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					                DOUBT, WHAT SHOULD I DO?
Doubt, a status between belief and disbelief, involves uncertainty or distrust or lack of sureness of an
alleged fact, an action, a motive, or a decision. Doubt brings into question some notion of a perceived
"reality", and may involve delaying or rejecting relevant action out of concerns for mistakes or faults or
appropriateness. Some definitions of doubt emphasize the state in which the mind remains suspended
between two contradictory propositions and unable to assent to either of them[1] (compare paradox).

The concept of doubt covers a range of phenomena: one can characterise both deliberate questioning of
uncertainties and an emotional state of indecision as "doubt".

Impact on society

Doubt is like emotional blackmail, but it is self inflicted. Doubt sometimes tends to call on reason. It may
encourage people to hesitate before acting, and/or to apply more rigorous methods. Doubt may have
particular importance as leading towards disbelief or non-acceptance.

Politics, ethics and law, with decisions that often determine the course of individual life, place great
importance on doubt, and often foster elaborate adversarial processes to carefully sort through all
available evidence.


Psychoanalysts attribute doubt (which they may interpret as a symptom of a phobia emanating from the
ego) to childhood, when the ego develops. Childhood experiences, these traditions maintain, can plant
doubt about one's abilities and even about one's very identity.

Cognitive mental as well as more spiritual approaches abound in response to the wide variety of
potential causes for doubt. Behavioral therapy — in which a person systematically asks his own mind if
the doubt has any real basis — uses rational, Socratic methods. This method contrasts to those of say,
the Buddhist faith, which involve a more esoteric approach to doubt and inaction. Buddhism sees doubt
as a negative attachment to one's perceived past and future. To let go of the personal history of one's
life (affirming this release every day in meditation) plays a central role in releasing the doubts —
developed in and attached to — that history.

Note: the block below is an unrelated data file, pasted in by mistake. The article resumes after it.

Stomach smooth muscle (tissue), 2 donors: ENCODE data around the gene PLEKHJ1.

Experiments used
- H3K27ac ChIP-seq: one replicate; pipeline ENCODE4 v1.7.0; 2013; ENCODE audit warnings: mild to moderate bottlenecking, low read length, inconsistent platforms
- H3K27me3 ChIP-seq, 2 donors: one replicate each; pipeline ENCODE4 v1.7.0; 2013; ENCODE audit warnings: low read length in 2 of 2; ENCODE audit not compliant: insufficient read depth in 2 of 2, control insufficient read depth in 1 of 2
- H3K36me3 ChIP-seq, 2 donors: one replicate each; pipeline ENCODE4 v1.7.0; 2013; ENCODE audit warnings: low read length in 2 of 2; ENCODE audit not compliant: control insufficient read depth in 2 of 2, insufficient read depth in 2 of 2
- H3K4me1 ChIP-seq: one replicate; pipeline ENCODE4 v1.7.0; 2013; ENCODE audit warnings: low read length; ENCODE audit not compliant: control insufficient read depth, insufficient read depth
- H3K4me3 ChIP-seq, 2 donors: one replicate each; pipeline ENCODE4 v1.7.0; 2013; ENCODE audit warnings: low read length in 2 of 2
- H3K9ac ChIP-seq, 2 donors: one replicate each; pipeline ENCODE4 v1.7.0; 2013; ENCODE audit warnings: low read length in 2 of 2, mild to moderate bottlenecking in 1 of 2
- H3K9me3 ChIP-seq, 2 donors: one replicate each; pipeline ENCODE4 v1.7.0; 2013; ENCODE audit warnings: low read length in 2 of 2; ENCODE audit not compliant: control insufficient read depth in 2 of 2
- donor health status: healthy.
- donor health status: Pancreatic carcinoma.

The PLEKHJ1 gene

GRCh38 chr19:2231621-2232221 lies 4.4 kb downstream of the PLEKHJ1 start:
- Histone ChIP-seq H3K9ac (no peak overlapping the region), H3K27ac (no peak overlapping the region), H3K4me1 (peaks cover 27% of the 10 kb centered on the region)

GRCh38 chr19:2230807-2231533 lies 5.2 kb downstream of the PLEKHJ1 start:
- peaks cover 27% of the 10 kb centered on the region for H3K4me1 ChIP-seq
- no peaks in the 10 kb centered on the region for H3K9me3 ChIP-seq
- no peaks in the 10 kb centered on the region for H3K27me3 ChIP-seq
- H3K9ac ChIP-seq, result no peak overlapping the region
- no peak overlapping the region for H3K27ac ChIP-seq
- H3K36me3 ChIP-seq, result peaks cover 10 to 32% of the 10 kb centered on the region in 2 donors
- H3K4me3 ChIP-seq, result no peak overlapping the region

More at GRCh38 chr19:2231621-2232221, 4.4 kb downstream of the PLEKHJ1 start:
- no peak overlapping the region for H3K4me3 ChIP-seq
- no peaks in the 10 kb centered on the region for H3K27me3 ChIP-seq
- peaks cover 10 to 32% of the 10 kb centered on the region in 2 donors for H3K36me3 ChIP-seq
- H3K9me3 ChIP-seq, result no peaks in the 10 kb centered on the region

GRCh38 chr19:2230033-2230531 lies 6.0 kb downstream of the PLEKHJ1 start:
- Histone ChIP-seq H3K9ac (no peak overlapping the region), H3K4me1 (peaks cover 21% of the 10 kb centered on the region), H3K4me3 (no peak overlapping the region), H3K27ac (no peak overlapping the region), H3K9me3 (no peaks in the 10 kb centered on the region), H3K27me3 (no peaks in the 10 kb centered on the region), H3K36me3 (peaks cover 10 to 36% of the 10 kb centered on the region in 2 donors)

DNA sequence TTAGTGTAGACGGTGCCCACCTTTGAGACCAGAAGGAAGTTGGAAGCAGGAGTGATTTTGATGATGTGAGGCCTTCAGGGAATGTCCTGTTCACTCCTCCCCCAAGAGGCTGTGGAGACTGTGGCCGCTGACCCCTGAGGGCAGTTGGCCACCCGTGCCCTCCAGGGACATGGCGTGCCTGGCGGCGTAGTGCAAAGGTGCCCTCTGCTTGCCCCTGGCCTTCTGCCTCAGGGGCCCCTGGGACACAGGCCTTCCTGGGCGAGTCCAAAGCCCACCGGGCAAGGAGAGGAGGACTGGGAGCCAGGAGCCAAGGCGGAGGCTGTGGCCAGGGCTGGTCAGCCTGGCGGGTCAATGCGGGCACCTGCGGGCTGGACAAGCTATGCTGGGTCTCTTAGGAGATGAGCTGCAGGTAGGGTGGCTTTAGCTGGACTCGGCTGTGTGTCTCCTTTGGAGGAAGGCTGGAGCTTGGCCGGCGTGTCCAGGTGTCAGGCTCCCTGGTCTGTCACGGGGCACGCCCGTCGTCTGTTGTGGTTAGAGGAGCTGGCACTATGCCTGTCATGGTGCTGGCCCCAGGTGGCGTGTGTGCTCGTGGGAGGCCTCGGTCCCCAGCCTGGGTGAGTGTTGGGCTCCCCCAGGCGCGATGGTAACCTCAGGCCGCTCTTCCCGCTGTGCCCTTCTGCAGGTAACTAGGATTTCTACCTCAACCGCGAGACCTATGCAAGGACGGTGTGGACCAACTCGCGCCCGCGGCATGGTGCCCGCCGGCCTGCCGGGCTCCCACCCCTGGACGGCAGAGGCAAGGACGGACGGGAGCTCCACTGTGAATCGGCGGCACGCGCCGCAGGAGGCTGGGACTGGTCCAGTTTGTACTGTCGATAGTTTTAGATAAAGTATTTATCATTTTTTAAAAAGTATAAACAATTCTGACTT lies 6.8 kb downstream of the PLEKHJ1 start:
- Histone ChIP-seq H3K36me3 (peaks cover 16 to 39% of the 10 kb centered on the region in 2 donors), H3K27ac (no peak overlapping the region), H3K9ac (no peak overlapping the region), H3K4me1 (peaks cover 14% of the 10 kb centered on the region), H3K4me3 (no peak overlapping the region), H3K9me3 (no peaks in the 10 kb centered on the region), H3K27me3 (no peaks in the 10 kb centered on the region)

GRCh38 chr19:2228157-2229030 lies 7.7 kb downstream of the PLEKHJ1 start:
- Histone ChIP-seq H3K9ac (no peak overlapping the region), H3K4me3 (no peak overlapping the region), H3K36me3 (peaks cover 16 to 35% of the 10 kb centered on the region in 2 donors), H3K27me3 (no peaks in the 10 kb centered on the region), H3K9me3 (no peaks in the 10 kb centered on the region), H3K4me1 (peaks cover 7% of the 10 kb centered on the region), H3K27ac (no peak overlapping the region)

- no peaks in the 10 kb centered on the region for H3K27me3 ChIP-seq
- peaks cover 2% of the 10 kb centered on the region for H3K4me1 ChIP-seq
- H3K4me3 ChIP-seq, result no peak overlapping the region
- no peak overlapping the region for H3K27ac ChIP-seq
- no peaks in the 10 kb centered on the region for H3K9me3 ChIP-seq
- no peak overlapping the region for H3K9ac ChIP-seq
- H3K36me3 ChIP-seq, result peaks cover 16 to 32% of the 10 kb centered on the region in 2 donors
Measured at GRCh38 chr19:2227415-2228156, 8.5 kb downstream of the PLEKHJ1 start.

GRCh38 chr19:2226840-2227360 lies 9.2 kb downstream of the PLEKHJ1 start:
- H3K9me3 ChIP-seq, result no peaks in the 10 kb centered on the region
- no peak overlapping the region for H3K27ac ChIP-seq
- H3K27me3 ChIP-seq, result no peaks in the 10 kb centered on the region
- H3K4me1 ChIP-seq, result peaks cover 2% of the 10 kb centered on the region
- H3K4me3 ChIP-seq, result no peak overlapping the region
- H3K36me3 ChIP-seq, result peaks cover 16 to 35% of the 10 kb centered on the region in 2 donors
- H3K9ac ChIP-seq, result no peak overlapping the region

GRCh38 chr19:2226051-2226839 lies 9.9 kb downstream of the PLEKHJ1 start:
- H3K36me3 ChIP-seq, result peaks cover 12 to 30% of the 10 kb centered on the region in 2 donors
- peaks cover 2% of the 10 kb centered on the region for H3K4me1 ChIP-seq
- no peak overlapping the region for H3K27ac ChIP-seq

Descartes employed Cartesian doubt as a pre-eminent methodological tool in his fundamental
philosophical investigations. Branches of philosophy like logic devote much effort to distinguish the
dubious, the probable and the certain. Much of illogic rests on dubious assumptions, dubious data or
dubious conclusions, with rhetoric, whitewashing, and deception playing their accustomed roles.

The Incredulity of Saint Thomas by Caravaggio.

Doubt that god(s) exist may form the basis of agnosticism — the belief that one cannot determine the
existence of god(s). It may also form other brands of skepticism, such as Pyrrhonism, which do not take
a positive stance in regard to the existence of god(s), but remains negative. Alternatively, doubt over the
existence of god(s) may lead to acceptance of a particular religion: compare Pascal's Pensées. Doubt of a
specific theology, scripturally or deistically, may bring into question the truth of that theology's set of
beliefs. On the other hand, doubt as to some doctrines but the acceptance of others may lead to the
growth of heresy and/or the splitting off of sects or groups of thought. Thus proto-Protestants doubted
papal authority, and substituted alternative methods of governance in their new (but still recognizably
similar) churches.

Christianity[often debates doubt in the contexts of salvation and eventual redemption in an afterlife.
This issue has become particularly important among Protestant beliefs, which requires only the
acceptance of Jesus, though more contemporary versions have arisen within Protestant churches that
resemble catholicism. The debate appears less important in most other theologies, religions and ethical

Doubt as a path towards (deeper) belief lies at the heart of the story of Saint Thomas the Apostle. Note
in this respect the theological views of Georg Hermes:

... the starting-point and chief principle of every science, and hence of theology also, is not only
methodical doubt, but positive doubt. One can believe only what one has perceived to be true from
reasonable grounds, and consequently one must have the courage to continue doubting until one has
found reliable grounds to satisfy the reason.

Christian existentialists such as Søren Kierkegaard suggest that for one to truly have belief in God, one
would also have to doubt one's beliefs about God; the doubt is the rational part of a person's thought
involved in weighing evidence, without which the belief would have no real substance. Belief is not a
decision based on evidence that, say, certain beliefs about God are true or a certain person is worthy of
love. No such evidence could ever be enough to pragmatically justify the kind of total commitment
involved in true theological belief or romantic love. Belief involves making that commitment anyway.
Kierkegaard thought that to have belief is at the same time to have doubt.


Most criminal cases within an adversarial system require that the prosecution proves its contentions
beyond a reasonable doubt — a doctrine also called the "Burden of Proof". This means that the State
must present propositions which preclude "reasonable doubt" in the mind of a reasonable person as to
the guilt of defendant. Some doubt may persist, but only to the extent that it would not affect a
"reasonable person's" belief in the defendant's guilt. If the doubt raised does affect a "reasonable
person's" belief, the jury is not satisfied beyond a "reasonable doubt". The jurisprudence of the
applicable jurisdiction usually defines the precise meaning of words such as "reasonable" and "doubt"
for such purposes.


Many scientific advances have been started by doubt on preceding hypothesis

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